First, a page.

Category Archives: Book Reviews

“Philomena” – A film with many powerful messages.

A review of the 2013 film. Also now a book.

[Review by Rev John Smith]

Introduction:
Recently Robyn and I had the emotionally evocative experience of watching this film superbly acted by Judy Dench and ably supported by Steve Coogan. The film is enhanced greatly by a magnificent classical music score. Overall it is a film with a number of very powerful messages about the practice of the Catholic Church regarding young unmarried mothers and the adoption of their offspring. The self righteous attitude of the church authorities in their disregard for the rights of young unmarried mothers and their chiIdren is placed under the microscope as is the reactionary and equally self righteous attitudes of their critics. As a beautiful counter balance we have the reaction of Philomena who has experienced the indignity of being treated as a “sinner” who gave into ‘her carnal desires’ coupled with the forced removal of her three year old child by being coerced into signing away her parental rights. The intriguing response from Philomena is not the seeking of revenge. She does not want the perpetuators punished; she is simply seeking to find out what happened to Anthony her son fifty years after his birth. Regardless of the indignity inflicted on Philomena by the Catholic authorities she still continues to practice her faith in a devout and committed manner.

Philomena reveals her circumstances to her daughter from a subsequent marriage and declares her secret desire to find her son. Her daughter in turn through a chance meeting recruits an ex BBC journalist and Labour government advisor Martin Sixsmith, played by Steve Coogan. He is in need of work and an editor urges him to assist Philomena and to write a ‘human interest’ story rather than some dry Russian history research that he is planning to do.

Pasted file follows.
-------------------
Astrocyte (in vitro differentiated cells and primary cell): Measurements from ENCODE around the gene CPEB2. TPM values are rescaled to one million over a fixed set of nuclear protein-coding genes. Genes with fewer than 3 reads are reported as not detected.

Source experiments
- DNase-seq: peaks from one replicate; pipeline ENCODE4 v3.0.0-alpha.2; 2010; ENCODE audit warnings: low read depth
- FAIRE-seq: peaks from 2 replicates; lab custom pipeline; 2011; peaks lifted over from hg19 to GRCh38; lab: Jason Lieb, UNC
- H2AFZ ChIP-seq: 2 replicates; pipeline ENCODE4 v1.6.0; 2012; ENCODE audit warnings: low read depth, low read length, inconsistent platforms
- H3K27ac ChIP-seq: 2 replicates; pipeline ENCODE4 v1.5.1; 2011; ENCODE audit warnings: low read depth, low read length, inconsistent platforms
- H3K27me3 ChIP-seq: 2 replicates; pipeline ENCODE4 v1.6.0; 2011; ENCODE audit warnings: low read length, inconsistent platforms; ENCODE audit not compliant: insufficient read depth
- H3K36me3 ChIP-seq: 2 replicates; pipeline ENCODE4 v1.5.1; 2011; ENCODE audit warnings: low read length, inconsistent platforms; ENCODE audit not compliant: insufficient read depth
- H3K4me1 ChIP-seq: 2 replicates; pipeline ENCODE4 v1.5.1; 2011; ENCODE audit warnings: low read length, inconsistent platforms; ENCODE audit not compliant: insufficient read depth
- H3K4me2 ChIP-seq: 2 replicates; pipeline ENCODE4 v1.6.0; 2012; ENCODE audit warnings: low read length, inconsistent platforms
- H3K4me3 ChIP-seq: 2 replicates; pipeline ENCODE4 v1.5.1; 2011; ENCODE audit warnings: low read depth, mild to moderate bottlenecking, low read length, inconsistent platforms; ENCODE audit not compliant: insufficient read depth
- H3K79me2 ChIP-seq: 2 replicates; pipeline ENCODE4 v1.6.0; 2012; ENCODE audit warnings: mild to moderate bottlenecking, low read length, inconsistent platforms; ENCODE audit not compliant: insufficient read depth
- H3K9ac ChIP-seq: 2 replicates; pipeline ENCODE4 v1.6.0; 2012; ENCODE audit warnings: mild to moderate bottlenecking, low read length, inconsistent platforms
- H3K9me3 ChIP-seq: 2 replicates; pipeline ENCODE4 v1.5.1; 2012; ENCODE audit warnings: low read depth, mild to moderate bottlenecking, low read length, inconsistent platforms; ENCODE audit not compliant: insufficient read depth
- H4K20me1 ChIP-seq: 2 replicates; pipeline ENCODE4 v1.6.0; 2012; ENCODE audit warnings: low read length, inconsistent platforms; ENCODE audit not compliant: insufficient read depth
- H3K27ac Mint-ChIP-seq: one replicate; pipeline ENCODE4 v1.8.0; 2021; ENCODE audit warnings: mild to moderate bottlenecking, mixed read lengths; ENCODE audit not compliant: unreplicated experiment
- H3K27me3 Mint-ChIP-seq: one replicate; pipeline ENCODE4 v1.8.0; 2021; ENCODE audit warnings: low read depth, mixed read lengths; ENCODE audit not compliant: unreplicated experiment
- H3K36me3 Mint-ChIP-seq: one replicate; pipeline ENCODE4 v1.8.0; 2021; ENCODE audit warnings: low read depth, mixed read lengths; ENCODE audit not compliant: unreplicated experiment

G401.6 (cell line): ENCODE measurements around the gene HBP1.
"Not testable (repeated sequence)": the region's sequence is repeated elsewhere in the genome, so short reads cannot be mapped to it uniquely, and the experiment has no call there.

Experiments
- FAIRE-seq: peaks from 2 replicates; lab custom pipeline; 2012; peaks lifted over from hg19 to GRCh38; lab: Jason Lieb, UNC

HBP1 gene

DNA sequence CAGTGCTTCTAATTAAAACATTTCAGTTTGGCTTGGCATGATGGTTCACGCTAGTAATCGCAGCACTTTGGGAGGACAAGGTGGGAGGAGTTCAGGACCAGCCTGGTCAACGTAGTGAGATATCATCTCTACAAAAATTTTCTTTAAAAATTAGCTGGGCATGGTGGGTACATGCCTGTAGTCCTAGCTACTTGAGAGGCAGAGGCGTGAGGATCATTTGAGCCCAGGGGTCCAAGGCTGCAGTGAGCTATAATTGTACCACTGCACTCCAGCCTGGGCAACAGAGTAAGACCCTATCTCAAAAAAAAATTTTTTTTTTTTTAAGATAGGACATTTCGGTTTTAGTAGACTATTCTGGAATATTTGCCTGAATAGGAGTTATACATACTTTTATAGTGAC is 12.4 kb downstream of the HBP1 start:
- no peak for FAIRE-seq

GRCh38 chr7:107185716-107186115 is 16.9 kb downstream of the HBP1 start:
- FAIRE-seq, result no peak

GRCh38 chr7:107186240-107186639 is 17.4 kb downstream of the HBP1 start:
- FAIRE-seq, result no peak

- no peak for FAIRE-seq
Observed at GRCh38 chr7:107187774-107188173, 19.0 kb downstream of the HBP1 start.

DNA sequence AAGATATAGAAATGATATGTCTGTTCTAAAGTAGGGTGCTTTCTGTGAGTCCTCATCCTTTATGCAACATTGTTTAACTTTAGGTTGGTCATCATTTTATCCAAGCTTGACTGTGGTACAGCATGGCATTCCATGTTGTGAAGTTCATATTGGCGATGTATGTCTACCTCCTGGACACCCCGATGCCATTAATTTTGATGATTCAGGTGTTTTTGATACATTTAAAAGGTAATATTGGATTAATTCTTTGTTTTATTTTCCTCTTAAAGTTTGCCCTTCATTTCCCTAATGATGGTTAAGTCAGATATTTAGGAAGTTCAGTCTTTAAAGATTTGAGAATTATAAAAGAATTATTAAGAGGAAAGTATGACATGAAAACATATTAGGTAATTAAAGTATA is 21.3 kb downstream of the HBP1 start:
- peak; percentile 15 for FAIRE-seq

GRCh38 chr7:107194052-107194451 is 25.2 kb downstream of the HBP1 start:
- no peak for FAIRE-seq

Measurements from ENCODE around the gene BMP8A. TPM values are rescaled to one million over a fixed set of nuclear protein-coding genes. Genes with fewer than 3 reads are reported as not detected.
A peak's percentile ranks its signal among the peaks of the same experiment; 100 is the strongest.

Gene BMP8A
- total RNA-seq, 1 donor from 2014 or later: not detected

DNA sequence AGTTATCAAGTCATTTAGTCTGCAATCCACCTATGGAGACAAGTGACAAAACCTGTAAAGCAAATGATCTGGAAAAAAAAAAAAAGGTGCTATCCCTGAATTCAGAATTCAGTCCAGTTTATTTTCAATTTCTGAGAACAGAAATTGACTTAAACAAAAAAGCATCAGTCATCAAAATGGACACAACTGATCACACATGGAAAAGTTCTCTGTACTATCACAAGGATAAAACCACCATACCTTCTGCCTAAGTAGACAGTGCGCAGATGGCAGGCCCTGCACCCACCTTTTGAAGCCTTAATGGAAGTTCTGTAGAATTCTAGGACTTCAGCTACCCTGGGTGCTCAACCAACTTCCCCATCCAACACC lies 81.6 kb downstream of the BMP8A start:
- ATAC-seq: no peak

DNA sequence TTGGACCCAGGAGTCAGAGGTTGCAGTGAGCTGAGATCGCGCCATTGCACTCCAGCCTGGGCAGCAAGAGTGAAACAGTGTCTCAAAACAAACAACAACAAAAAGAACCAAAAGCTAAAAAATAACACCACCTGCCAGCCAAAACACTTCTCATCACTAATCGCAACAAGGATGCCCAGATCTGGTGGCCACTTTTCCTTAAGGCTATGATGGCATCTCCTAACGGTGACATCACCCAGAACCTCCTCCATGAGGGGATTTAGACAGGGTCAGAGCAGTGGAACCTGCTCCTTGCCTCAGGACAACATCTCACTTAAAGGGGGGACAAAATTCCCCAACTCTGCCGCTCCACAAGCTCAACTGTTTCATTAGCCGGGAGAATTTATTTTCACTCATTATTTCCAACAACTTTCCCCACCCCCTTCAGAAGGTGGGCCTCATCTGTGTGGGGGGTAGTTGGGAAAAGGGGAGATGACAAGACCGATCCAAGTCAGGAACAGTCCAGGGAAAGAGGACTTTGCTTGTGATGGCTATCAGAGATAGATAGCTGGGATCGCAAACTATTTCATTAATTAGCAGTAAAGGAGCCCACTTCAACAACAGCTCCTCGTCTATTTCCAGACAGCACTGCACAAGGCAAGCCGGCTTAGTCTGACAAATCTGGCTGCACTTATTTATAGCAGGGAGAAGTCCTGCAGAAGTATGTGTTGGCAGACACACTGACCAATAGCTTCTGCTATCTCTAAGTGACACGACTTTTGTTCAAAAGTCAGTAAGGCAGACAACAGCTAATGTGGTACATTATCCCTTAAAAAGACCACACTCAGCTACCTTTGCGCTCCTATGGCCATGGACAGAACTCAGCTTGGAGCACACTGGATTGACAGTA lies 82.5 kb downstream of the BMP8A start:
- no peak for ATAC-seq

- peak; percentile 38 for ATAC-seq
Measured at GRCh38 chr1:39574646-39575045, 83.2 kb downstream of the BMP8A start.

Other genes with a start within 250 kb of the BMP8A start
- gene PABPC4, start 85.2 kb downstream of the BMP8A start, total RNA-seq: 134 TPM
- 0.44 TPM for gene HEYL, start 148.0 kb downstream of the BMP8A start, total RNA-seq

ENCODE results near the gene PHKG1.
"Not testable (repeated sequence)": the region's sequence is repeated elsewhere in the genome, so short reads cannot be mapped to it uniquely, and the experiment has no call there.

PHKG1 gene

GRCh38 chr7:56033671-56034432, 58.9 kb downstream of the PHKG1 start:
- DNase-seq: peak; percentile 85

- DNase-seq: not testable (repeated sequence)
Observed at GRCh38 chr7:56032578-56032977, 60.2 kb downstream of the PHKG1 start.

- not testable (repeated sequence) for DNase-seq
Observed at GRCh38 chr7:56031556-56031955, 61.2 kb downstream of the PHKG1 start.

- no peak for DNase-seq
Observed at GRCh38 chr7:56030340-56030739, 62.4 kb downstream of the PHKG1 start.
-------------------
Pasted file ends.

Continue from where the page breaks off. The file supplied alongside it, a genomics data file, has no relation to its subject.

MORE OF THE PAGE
Martin is not fully convinced that he wants to have any part of this until while drinking in a pub in the locality of the convent in which Philomena gave birth he is provided with information by a young bartender. It appears that the reason the convent has no records of the adoption activity is that the nuns deliberately destroyed all the records by burning them. The bartender further suggests that the convent received a thousand pounds for each child sold to American couples. If that was not enough Martin was also aware that the young unmarried mothers had been put to work in a laundry for virtually no pay while being treated like slaves.

Martin through his work at the BBC has many contacts in the United States and through these contacts he searches the passport records to discover that Anthony had been adopted by Dr and Marge Hess who renamed him Michael. Michael had studied law and had become a senior official in the Reagan administration and served the Republican Party with distinction. Martin also realises that he actually met Michael when he was a journalist with the BBC while covering the news in the US. Martin also discovers that Michael was a closet homosexual and his long-term partner is Peter Olson. Michael had unfortunately died of AIDS nine years previously.
Armed with this information Martin informs Philomena of his findings and her initial reaction to this news is one of sadness that Michael was not able to be open about his lifestyle, because of his position in a political party, which at that time condemned homosexuality. Philomena although upset at not being able to meet her son as an adult wishes to meet the people who did know him.

The first person they meet is a woman known as Mary who had been adopted with Anthony/Michael from the same convent in Roscrea Ireland. Mary is able to tell Philomena the whereabouts of Michael’s long-term partner, but cannot tell Philomena what she most wants to know which is, ‘did he ever seek to find his birth mother’?

The initial approach to Michael’s partner Peter by Martin Sixsmith, is met with resistance, but he finally he agrees to meet Philomena after she makes a personal plea for his help. Peter is able to tell her that Michael has always wondered about his birth mother and that he had actually visited the convent in Ireland in an attempt to make contact with her. Unfortunately the nuns had lied to him saying that they had no record of Philomena’s whereabouts and had no contact with her. Michael’s life is dreadfully cut short by his AIDS condition but his dying wish is to be buried at the convent with a headstone stating who he is in the hope that Philomena will find it.